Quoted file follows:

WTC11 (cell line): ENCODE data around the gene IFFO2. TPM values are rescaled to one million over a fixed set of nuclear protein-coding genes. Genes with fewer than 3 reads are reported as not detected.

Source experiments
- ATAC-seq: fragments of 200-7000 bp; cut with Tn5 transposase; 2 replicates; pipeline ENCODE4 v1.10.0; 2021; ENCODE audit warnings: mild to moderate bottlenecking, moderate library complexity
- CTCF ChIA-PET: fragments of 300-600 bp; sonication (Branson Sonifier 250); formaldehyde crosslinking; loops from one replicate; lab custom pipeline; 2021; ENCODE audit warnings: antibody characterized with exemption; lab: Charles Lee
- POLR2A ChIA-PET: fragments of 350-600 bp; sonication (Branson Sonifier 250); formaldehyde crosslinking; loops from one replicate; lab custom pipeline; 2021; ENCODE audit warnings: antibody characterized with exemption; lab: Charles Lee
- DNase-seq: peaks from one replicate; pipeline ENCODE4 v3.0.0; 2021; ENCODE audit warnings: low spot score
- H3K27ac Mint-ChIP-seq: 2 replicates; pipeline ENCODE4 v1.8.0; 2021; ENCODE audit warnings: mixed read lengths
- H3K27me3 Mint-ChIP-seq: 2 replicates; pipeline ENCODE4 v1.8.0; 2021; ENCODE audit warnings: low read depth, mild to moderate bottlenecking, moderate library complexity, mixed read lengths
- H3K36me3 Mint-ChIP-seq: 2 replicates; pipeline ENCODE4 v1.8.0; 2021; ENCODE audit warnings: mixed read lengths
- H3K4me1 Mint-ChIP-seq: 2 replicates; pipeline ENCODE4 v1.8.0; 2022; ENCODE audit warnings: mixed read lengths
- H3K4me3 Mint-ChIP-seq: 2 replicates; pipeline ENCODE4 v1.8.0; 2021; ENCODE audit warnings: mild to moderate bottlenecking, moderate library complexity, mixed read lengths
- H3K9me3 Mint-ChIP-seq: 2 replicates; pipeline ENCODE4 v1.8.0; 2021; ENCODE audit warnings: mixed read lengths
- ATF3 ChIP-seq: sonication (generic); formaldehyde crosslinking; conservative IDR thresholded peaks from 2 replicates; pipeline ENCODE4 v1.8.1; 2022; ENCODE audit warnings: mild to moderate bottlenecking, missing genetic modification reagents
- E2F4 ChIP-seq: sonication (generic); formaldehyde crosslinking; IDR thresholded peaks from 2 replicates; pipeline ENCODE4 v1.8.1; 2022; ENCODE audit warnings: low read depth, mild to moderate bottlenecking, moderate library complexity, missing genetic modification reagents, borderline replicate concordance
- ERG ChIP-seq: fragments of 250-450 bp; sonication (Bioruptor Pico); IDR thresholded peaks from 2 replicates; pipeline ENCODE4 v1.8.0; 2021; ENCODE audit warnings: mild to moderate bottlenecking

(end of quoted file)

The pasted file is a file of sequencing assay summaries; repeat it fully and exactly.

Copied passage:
WTC11 (cell line): ENCODE data around the gene IFFO2. TPM values are rescaled to one million over a fixed set of nuclear protein-coding genes. Genes with fewer than 3 reads are reported as not detected.

Source experiments
- ATAC-seq: fragments of 200-7000 bp; cut with Tn5 transposase; 2 replicates; pipeline ENCODE4 v1.10.0; 2021; ENCODE audit warnings: mild to moderate bottlenecking, moderate library complexity
- CTCF ChIA-PET: fragments of 300-600 bp; sonication (Branson Sonifier 250); formaldehyde crosslinking; loops from one replicate; lab custom pipeline; 2021; ENCODE audit warnings: antibody characterized with exemption; lab: Charles Lee
- POLR2A ChIA-PET: fragments of 350-600 bp; sonication (Branson Sonifier 250); formaldehyde crosslinking; loops from one replicate; lab custom pipeline; 2021; ENCODE audit warnings: antibody characterized with exemption; lab: Charles Lee
- DNase-seq: peaks from one replicate; pipeline ENCODE4 v3.0.0; 2021; ENCODE audit warnings: low spot score
- H3K27ac Mint-ChIP-seq: 2 replicates; pipeline ENCODE4 v1.8.0; 2021; ENCODE audit warnings: mixed read lengths
- H3K27me3 Mint-ChIP-seq: 2 replicates; pipeline ENCODE4 v1.8.0; 2021; ENCODE audit warnings: low read depth, mild to moderate bottlenecking, moderate library complexity, mixed read lengths
- H3K36me3 Mint-ChIP-seq: 2 replicates; pipeline ENCODE4 v1.8.0; 2021; ENCODE audit warnings: mixed read lengths
- H3K4me1 Mint-ChIP-seq: 2 replicates; pipeline ENCODE4 v1.8.0; 2022; ENCODE audit warnings: mixed read lengths
- H3K4me3 Mint-ChIP-seq: 2 replicates; pipeline ENCODE4 v1.8.0; 2021; ENCODE audit warnings: mild to moderate bottlenecking, moderate library complexity, mixed read lengths
- H3K9me3 Mint-ChIP-seq: 2 replicates; pipeline ENCODE4 v1.8.0; 2021; ENCODE audit warnings: mixed read lengths
- ATF3 ChIP-seq: sonication (generic); formaldehyde crosslinking; conservative IDR thresholded peaks from 2 replicates; pipeline ENCODE4 v1.8.1; 2022; ENCODE audit warnings: mild to moderate bottlenecking, missing genetic modification reagents
- E2F4 ChIP-seq: sonication (generic); formaldehyde crosslinking; IDR thresholded peaks from 2 replicates; pipeline ENCODE4 v1.8.1; 2022; ENCODE audit warnings: low read depth, mild to moderate bottlenecking, moderate library complexity, missing genetic modification reagents, borderline replicate concordance
- ERG ChIP-seq: fragments of 250-450 bp; sonication (Bioruptor Pico); IDR thresholded peaks from 2 replicates; pipeline ENCODE4 v1.8.0; 2021; ENCODE audit warnings: mild to moderate bottlenecking